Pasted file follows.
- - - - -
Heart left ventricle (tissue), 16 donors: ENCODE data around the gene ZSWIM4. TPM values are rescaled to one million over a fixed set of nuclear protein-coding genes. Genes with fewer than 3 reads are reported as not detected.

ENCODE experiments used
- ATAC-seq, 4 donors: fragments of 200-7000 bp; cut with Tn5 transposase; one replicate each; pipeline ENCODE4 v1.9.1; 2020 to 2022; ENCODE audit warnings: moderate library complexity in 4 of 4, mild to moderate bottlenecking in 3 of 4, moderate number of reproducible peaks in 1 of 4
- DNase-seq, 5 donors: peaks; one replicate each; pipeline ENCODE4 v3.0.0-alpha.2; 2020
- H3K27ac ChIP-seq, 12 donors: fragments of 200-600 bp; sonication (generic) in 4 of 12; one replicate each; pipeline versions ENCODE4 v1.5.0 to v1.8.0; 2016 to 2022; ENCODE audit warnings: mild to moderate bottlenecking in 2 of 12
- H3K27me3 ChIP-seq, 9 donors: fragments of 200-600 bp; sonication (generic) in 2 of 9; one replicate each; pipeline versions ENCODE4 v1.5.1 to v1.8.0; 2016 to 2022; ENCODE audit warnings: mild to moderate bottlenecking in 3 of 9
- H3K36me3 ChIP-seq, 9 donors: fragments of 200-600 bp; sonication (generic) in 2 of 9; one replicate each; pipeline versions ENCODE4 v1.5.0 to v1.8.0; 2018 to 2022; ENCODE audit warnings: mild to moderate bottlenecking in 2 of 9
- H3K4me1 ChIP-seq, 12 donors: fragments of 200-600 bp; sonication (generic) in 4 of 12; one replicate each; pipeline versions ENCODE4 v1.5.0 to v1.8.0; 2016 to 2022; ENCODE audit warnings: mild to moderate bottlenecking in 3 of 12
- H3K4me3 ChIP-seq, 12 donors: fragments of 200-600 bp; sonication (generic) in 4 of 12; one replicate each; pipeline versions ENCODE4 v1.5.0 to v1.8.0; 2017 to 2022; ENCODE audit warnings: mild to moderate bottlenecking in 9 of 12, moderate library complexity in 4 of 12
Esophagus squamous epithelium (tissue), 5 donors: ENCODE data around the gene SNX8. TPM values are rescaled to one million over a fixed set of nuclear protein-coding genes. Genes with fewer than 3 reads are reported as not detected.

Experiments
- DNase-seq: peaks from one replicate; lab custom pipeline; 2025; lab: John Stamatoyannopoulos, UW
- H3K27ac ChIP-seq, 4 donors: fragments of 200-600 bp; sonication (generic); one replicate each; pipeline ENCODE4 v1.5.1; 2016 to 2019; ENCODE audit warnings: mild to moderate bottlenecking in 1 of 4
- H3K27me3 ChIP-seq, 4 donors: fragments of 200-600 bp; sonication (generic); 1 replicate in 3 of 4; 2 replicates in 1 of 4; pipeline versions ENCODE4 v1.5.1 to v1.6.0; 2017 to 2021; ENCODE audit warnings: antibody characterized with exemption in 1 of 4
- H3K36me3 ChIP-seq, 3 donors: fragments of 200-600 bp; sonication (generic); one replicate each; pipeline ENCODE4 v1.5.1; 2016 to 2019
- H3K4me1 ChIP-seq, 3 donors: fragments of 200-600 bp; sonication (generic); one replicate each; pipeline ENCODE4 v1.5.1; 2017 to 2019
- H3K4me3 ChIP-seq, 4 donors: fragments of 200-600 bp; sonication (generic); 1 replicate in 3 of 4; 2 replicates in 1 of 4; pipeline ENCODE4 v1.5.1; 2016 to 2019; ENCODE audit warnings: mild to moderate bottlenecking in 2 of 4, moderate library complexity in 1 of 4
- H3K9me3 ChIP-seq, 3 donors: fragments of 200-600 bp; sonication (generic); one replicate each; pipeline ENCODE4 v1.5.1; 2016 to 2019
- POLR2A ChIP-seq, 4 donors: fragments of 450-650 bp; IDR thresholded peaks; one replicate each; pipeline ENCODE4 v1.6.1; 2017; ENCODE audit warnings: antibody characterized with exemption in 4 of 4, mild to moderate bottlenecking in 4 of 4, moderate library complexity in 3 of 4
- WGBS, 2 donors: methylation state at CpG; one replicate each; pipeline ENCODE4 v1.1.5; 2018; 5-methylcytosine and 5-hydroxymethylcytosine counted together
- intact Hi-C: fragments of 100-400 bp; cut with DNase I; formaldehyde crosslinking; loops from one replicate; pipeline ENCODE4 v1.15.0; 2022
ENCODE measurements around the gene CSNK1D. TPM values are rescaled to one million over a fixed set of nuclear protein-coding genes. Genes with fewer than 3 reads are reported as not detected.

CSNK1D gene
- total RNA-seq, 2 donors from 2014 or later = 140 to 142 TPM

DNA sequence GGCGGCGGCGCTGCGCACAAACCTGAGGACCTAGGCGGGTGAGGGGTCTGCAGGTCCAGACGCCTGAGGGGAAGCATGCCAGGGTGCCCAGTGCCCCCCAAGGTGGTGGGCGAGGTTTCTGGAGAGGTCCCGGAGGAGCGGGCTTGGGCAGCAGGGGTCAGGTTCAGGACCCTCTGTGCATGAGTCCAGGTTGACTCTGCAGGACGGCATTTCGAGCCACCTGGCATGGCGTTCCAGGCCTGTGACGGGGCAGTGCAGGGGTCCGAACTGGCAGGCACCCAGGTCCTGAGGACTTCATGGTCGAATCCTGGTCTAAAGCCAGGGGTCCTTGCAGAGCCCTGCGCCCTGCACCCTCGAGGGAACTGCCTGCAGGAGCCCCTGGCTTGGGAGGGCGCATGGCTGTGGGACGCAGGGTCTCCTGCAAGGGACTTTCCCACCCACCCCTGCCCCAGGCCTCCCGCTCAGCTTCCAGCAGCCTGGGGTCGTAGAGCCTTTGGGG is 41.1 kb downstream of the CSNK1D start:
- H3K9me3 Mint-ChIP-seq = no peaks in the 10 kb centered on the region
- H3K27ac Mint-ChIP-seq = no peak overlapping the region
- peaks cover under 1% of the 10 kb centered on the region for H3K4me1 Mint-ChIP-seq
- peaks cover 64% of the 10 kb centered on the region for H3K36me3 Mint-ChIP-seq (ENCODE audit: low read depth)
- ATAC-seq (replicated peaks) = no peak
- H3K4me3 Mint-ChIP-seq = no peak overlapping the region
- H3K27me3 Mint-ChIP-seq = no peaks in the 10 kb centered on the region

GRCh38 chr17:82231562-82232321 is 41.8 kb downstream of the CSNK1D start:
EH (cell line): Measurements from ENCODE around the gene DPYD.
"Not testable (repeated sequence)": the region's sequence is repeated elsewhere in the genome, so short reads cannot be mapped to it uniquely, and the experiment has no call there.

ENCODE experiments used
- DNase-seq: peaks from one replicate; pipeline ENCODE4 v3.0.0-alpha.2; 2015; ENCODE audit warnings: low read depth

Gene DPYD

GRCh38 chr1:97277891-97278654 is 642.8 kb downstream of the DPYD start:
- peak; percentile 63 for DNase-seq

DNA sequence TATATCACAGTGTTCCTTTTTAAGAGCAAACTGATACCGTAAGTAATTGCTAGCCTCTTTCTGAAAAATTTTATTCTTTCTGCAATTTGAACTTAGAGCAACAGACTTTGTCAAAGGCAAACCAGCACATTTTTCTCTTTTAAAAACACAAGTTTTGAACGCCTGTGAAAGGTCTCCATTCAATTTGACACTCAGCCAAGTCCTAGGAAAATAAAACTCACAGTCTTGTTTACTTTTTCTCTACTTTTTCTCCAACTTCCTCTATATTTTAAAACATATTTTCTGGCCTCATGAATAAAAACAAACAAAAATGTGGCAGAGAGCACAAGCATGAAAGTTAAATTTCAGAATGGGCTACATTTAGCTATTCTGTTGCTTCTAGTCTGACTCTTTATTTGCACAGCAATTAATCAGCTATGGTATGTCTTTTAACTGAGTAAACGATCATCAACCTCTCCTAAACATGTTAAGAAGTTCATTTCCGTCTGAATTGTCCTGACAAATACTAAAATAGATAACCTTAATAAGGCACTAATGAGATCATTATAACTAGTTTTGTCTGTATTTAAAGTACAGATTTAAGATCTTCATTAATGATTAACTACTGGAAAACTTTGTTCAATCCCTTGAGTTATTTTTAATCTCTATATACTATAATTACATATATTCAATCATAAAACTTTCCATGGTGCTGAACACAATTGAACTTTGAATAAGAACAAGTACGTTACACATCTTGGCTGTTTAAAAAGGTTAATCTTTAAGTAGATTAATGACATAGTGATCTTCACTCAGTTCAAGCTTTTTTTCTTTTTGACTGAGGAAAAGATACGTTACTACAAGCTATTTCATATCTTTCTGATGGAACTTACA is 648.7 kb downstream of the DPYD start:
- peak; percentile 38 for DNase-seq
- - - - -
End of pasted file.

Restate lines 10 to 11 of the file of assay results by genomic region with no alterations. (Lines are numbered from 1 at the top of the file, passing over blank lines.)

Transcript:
Esophagus squamous epithelium (tissue), 5 donors: ENCODE data around the gene SNX8. TPM values are rescaled to one million over a fixed set of nuclear protein-coding genes. Genes with fewer than 3 reads are reported as not detected.

Experiments